2. Case Report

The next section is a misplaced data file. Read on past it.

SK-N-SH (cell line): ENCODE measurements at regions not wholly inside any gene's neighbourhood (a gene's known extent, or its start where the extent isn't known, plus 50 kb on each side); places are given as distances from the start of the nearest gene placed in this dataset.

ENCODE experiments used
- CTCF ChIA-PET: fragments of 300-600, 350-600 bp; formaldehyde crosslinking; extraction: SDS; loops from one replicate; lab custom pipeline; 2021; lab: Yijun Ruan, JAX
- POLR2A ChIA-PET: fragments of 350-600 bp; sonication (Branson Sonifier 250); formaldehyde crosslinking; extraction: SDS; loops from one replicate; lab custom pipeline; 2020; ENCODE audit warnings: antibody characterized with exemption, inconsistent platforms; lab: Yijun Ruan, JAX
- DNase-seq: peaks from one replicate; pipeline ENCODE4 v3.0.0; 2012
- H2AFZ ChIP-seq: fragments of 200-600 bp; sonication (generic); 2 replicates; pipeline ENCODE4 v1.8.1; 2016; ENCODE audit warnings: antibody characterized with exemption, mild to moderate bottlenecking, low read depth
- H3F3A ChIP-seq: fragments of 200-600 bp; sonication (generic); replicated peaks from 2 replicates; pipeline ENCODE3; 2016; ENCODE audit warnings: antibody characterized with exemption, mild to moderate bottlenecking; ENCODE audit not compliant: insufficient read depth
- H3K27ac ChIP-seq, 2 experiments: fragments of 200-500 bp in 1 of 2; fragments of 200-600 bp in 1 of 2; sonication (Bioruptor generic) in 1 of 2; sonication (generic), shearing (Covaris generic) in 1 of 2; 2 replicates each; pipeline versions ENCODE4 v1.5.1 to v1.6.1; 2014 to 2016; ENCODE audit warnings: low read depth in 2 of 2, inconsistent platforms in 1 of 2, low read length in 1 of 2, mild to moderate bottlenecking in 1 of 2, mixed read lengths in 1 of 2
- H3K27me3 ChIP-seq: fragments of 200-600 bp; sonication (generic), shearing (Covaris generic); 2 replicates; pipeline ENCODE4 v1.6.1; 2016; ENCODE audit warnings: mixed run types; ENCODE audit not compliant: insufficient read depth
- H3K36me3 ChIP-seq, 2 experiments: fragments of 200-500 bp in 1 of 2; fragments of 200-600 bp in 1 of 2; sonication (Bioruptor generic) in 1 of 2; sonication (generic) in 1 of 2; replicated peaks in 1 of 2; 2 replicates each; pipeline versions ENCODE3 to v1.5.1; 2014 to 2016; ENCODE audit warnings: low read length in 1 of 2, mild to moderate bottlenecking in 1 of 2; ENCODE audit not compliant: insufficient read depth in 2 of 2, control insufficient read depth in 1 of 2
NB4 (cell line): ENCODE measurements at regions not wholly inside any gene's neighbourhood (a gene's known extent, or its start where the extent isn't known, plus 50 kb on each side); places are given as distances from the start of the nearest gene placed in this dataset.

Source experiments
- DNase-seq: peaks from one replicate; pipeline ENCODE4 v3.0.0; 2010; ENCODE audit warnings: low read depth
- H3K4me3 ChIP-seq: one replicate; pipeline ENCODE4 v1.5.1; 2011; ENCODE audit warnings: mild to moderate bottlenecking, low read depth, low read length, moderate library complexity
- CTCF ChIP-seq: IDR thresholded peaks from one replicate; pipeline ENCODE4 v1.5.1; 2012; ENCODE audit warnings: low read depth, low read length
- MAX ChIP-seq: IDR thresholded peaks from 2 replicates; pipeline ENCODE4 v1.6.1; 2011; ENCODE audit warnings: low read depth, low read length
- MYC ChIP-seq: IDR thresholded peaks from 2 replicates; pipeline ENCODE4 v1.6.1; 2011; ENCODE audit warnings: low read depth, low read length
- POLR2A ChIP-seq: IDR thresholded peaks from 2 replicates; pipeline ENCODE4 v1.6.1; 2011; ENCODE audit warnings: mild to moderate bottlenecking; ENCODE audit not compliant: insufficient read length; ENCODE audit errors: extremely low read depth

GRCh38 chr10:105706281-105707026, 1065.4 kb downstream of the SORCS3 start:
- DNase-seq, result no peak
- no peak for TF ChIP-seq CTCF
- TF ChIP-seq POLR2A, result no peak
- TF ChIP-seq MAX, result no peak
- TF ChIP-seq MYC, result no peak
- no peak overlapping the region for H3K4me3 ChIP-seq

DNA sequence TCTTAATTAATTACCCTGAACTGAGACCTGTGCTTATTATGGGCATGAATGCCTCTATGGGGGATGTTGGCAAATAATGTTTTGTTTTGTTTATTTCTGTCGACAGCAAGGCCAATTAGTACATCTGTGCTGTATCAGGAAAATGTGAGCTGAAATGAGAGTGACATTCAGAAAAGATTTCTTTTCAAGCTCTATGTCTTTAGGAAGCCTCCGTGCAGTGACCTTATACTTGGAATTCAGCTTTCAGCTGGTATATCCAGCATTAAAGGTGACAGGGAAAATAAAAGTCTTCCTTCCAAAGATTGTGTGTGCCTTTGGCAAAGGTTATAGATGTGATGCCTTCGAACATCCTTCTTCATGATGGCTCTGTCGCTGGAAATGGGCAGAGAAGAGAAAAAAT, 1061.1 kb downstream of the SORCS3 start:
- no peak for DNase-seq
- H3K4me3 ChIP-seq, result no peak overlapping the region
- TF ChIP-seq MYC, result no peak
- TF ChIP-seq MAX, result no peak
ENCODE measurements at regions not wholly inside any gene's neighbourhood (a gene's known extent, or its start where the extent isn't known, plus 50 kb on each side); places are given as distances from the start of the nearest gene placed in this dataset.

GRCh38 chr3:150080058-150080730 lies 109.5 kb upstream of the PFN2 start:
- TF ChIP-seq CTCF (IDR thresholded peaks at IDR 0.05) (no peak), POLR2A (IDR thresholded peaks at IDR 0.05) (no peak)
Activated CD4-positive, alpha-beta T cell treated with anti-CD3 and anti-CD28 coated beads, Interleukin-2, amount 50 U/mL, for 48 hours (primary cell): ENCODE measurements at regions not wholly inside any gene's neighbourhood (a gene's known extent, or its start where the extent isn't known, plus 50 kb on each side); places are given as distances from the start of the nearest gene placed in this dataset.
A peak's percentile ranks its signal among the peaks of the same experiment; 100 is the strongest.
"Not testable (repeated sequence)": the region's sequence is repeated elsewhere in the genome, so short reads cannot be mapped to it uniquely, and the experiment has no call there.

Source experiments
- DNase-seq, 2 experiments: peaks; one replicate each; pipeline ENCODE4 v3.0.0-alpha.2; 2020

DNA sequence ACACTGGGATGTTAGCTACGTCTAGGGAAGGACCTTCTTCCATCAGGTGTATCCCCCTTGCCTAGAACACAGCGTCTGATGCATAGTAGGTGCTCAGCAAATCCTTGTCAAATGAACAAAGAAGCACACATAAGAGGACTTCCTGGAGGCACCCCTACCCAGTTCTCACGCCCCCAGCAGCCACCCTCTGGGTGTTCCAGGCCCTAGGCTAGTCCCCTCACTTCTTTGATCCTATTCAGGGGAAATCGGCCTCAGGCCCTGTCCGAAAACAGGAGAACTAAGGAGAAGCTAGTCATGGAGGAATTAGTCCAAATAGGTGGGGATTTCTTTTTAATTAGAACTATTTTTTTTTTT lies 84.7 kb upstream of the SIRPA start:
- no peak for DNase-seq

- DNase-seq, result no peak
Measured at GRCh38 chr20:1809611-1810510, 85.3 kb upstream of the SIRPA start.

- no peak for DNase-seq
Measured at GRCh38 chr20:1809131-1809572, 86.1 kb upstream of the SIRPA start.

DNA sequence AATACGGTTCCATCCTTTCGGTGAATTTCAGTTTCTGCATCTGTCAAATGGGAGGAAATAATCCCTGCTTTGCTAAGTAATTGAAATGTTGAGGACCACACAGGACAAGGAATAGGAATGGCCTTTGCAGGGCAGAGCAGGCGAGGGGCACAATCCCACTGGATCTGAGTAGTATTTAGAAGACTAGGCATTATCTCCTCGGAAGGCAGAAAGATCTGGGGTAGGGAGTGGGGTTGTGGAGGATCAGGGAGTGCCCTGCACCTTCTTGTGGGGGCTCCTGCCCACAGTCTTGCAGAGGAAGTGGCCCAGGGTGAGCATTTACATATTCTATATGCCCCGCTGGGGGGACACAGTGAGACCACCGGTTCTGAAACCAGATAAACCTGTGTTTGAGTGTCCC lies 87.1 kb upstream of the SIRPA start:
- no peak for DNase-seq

A 20-year-old woman admitted to dermatology department with scaly skin particularly involving her face, arms, and hands. The punch biopsy of the skin revealed a lamellar ichthyosis. She had asymptomatic elevated aminotransferase levels. The patient had scaly and erythematous skin present since birth and her parents also had noticed that she had frequent diaper rash, however she was only given symptomatic treatment provided in the form of local ointments. There was no history of difficulty in feeding, icterus, dark-colored urine, or clay-colored stools. She had also unilateral congenital cataract and strabismus but her vision was normal. While growing up, her skin continued to be diffusely hyperkeratotic and scaly. In the last two years, the patient started to complain about muscle cramps and pain which her parents ignored. When her skin got worse during winter, she was brought to the dermatology clinic where the transaminases were firstly found elevated. Dermatologic examination revealed fine white translucent scaly skin lesions in face, abdomen, and arms (Figures 1 and 2). The palms, soles, teeth, and nails were normal. There was a generalised abdominal distension with a firm, nontender hepatomegaly, and the liver was palpable 1 cm below the costal margin in the midclavicular line. Spleen was not palpable. Growth and development was normal but according to her parents she was a little mentally retarded, although her IQ level was not ever calculated. There was no neurological deficit, and muscle tone, power, and deep tendon reflexes were all normal. Gait was normal. Ophthalmological examination revealed a corticonuclear cataract and strabismus and mild ectropion. Audological examination was normal. The rest of the systemic examination revealed no pathological findings. Aspartate aminotransferase (AST) and alanine aminotransferase (ALT), creatinine kinase (CK) and lactate dehydrogenase (LDH) levels were all increased (AST: 61 U/L, ALT:59 U/L normal for both: 0–40 U/L; CK:765 U/L normal: 25–160; LDH:893 U/L, normal: <225). Complete blood count, erytrocyte sedimentation rate, fasting blood sugar, renal (including creatinine and glomerular filtration rate) and thyroid function tests (thyroid stimulating hormone and free T4), alkaline phosphatase, gamma-glutamyl transpeptidase, bilirubin, albumin, and seruloplasmin levels and coagulation parameters were within normal ranges. Protein electrophoresis, immunoglobulin levels, and blood lipid profile were normal. Viral hepatitis markers (anti-HAV total, HBsAg, anti-HBs, anti-HBc IgG, anti-HCV, HCV-RNA, and HBV-DNA) were all negative. Bile acid levels could not be measured. Anti-mitochondrial antibody (AMA), antinuclear antibody (ANA) and anti-liver-kidney microsomes (LKM-1) were negative where antismooth muscle antibody (ASMA) was positive in 1/40 dilution. Hematological parameters including serum iron, total iron binding capacity, and ferritin were normal. Due to increased levels of muscle enzymes (CK and LDH) and mild msucle pains; electromyography (EMG) was performed and the EMG findings were normal. Ultrasound of the abdomen revealed mild hepatomegaly with increased echotexture suggesting grade 2 hepatosteatosis. Lipid droplets were seen on Giemsa-stained peripheral blood smear as vacuoles in granulocytes and monocytes (Figure 3). Finally performed needle liver biopsy showed degenaration in the liver parenchymal cells with inflammatory infiltrate and moderate macrovesicular steatosis and large lipid vacuoles in the cytoplasms of the hepatocytes.